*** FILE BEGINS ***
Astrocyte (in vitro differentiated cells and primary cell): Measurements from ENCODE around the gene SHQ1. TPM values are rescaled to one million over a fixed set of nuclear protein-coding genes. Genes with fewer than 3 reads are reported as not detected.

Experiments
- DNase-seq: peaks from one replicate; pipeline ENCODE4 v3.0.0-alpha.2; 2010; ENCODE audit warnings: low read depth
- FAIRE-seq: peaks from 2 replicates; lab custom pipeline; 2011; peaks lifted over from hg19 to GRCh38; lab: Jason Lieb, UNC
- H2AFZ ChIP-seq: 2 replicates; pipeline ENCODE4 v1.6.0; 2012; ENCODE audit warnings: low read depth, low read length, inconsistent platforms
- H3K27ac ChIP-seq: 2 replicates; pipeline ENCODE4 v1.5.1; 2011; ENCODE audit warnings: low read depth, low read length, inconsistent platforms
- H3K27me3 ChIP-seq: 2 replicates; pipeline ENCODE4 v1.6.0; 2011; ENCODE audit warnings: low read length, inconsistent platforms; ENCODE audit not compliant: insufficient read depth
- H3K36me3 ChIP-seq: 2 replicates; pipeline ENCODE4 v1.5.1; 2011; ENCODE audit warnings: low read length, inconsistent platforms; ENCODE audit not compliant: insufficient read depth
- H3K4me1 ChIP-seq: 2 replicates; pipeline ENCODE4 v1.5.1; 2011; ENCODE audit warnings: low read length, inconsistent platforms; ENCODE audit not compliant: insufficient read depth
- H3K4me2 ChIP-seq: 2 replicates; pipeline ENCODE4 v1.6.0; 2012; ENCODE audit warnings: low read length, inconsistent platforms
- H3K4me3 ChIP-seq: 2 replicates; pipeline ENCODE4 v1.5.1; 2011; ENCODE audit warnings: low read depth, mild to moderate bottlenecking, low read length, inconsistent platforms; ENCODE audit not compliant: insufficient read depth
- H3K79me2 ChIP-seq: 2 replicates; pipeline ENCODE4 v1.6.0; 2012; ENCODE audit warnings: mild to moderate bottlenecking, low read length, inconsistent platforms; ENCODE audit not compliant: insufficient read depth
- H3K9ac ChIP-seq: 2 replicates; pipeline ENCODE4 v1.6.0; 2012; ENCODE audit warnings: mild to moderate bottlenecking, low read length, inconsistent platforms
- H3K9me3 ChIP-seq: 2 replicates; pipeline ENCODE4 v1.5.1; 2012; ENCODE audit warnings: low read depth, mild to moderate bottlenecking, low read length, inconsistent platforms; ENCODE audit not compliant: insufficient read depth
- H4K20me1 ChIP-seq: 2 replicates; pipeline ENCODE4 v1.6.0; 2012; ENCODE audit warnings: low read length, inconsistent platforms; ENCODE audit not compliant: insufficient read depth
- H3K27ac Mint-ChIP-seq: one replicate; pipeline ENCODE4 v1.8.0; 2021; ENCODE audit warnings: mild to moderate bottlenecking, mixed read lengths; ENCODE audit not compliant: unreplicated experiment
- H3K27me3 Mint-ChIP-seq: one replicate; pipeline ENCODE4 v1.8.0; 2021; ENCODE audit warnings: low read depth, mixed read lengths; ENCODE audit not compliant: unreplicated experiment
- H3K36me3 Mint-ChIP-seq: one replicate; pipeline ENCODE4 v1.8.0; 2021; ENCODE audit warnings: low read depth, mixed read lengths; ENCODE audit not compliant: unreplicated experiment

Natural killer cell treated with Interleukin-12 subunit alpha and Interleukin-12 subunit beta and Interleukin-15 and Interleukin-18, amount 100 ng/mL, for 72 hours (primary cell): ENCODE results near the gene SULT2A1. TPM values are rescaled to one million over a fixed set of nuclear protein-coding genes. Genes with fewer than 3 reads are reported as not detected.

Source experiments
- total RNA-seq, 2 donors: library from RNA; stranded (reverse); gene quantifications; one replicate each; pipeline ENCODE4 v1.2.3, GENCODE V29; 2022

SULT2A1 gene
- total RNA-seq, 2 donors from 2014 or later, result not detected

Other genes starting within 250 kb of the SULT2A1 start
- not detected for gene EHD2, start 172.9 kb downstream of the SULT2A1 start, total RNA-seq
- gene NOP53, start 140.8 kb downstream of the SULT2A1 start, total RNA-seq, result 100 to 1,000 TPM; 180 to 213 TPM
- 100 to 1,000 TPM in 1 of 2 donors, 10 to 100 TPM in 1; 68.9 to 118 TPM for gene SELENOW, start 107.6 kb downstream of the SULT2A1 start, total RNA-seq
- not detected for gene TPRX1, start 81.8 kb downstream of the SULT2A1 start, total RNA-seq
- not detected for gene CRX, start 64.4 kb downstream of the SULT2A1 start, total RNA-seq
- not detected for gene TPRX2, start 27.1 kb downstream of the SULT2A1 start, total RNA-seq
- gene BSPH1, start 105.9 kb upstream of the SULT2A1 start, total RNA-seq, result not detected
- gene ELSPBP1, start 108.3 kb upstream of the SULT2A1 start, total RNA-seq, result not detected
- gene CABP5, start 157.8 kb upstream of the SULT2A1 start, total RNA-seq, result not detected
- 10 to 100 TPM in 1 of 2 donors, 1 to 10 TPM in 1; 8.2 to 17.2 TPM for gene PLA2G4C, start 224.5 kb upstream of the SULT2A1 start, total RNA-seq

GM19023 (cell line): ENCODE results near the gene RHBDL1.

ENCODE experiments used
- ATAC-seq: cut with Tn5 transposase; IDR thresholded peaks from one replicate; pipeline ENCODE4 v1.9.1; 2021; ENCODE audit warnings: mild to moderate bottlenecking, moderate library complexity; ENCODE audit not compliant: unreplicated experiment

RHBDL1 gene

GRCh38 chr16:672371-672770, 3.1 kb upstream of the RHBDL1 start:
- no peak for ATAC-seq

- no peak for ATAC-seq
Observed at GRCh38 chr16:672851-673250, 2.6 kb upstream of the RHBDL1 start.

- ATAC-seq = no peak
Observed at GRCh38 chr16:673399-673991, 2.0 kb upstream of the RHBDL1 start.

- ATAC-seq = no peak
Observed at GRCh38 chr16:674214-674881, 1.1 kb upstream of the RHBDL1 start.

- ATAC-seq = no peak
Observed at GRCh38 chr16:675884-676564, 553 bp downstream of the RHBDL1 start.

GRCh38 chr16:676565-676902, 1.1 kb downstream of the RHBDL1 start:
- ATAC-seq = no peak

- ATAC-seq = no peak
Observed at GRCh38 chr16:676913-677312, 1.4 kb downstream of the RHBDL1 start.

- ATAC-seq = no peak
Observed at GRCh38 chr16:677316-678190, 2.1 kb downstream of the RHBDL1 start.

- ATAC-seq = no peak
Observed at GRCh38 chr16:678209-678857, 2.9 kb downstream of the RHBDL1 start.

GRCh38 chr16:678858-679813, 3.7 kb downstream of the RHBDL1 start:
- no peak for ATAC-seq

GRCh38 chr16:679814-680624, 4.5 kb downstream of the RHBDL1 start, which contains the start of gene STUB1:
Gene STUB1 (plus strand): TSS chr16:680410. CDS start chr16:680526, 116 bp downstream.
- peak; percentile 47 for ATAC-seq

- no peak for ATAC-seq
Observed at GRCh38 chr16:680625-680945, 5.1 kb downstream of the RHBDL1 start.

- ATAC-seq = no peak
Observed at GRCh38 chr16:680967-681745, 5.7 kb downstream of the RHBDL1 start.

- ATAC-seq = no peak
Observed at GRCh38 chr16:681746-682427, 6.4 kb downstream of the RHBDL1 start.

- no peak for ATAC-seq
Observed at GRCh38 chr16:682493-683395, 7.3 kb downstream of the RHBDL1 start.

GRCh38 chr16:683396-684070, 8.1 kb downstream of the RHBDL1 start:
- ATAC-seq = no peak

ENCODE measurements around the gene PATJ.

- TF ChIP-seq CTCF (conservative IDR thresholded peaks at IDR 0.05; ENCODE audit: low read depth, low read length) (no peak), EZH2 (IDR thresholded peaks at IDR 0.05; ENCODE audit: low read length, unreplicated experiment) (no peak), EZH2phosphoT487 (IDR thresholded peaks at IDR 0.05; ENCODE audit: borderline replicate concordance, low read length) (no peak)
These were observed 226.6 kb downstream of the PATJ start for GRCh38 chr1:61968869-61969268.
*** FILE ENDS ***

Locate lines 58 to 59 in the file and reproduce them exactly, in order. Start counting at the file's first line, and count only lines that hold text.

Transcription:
- no peak for ATAC-seq

GRCh38 chr16:679814-680624, 4.5 kb downstream of the RHBDL1 start, which contains the start of gene STUB1: